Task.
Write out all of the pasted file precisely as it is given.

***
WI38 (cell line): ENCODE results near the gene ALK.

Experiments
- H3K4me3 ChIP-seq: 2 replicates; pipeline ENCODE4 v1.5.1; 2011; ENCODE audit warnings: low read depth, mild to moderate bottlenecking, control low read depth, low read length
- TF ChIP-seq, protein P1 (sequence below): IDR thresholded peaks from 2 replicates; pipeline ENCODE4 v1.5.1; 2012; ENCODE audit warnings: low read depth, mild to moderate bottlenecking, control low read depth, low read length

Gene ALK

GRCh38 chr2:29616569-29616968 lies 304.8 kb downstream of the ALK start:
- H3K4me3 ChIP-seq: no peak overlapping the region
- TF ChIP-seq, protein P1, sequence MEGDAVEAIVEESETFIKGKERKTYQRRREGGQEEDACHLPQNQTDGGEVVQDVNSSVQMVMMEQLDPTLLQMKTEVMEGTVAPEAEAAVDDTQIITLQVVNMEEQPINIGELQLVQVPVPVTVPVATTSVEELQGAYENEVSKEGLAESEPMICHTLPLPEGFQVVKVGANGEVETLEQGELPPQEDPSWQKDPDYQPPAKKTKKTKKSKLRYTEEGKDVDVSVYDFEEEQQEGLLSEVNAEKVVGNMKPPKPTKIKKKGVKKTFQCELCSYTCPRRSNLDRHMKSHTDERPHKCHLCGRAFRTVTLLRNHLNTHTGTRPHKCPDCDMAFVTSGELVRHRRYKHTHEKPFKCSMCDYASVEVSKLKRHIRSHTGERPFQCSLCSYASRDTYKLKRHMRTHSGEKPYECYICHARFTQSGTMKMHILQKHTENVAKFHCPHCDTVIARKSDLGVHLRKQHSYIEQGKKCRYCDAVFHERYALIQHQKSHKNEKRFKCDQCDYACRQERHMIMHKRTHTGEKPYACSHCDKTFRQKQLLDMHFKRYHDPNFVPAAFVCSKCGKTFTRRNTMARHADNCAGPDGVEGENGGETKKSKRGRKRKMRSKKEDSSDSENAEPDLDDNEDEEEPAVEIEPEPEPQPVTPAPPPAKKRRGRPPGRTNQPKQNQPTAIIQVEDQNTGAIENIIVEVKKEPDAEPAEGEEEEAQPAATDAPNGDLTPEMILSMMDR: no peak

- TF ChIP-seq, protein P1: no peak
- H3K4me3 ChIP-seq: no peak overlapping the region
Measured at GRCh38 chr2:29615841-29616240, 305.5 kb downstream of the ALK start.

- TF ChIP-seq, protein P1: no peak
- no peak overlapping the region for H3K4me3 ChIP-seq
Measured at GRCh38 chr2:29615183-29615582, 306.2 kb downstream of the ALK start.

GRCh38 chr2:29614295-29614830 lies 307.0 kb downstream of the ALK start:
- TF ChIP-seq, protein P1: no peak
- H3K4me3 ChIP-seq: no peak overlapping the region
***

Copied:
WI38 (cell line): ENCODE results near the gene ALK.

Experiments
- H3K4me3 ChIP-seq: 2 replicates; pipeline ENCODE4 v1.5.1; 2011; ENCODE audit warnings: low read depth, mild to moderate bottlenecking, control low read depth, low read length
- TF ChIP-seq, protein P1 (sequence below): IDR thresholded peaks from 2 replicates; pipeline ENCODE4 v1.5.1; 2012; ENCODE audit warnings: low read depth, mild to moderate bottlenecking, control low read depth, low read length

Gene ALK

GRCh38 chr2:29616569-29616968 lies 304.8 kb downstream of the ALK start:
- H3K4me3 ChIP-seq: no peak overlapping the region
- TF ChIP-seq, protein P1, sequence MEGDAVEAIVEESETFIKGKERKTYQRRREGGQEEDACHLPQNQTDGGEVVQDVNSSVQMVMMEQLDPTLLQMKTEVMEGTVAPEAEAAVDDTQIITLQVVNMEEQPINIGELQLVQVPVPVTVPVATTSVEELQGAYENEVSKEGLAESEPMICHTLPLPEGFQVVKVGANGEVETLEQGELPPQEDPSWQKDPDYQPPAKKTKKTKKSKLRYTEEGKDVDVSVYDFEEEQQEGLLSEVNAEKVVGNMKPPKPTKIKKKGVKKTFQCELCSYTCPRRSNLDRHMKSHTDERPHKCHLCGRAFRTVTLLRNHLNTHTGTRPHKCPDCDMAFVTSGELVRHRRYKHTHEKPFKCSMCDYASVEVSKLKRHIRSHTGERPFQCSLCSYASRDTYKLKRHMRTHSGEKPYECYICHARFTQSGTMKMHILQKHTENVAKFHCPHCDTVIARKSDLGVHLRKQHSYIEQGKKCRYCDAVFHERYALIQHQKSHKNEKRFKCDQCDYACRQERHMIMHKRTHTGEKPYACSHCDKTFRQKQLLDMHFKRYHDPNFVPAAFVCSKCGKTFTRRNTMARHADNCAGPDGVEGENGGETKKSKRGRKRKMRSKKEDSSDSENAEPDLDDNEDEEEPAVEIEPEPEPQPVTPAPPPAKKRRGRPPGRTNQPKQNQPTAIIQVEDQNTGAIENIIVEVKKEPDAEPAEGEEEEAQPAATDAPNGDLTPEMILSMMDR: no peak

- TF ChIP-seq, protein P1: no peak
- H3K4me3 ChIP-seq: no peak overlapping the region
Measured at GRCh38 chr2:29615841-29616240, 305.5 kb downstream of the ALK start.

- TF ChIP-seq, protein P1: no peak
- no peak overlapping the region for H3K4me3 ChIP-seq
Measured at GRCh38 chr2:29615183-29615582, 306.2 kb downstream of the ALK start.

GRCh38 chr2:29614295-29614830 lies 307.0 kb downstream of the ALK start:
- TF ChIP-seq, protein P1: no peak
- H3K4me3 ChIP-seq: no peak overlapping the region